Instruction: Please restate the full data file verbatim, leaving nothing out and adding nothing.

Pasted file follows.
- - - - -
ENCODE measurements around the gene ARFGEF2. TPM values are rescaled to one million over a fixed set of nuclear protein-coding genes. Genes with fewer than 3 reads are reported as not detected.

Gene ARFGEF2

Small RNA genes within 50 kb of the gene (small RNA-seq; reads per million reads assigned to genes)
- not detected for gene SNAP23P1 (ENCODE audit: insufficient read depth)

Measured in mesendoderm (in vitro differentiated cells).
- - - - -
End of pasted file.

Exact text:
ENCODE measurements around the gene ARFGEF2. TPM values are rescaled to one million over a fixed set of nuclear protein-coding genes. Genes with fewer than 3 reads are reported as not detected.

Gene ARFGEF2

Small RNA genes within 50 kb of the gene (small RNA-seq; reads per million reads assigned to genes)
- not detected for gene SNAP23P1 (ENCODE audit: insufficient read depth)

Measured in mesendoderm (in vitro differentiated cells).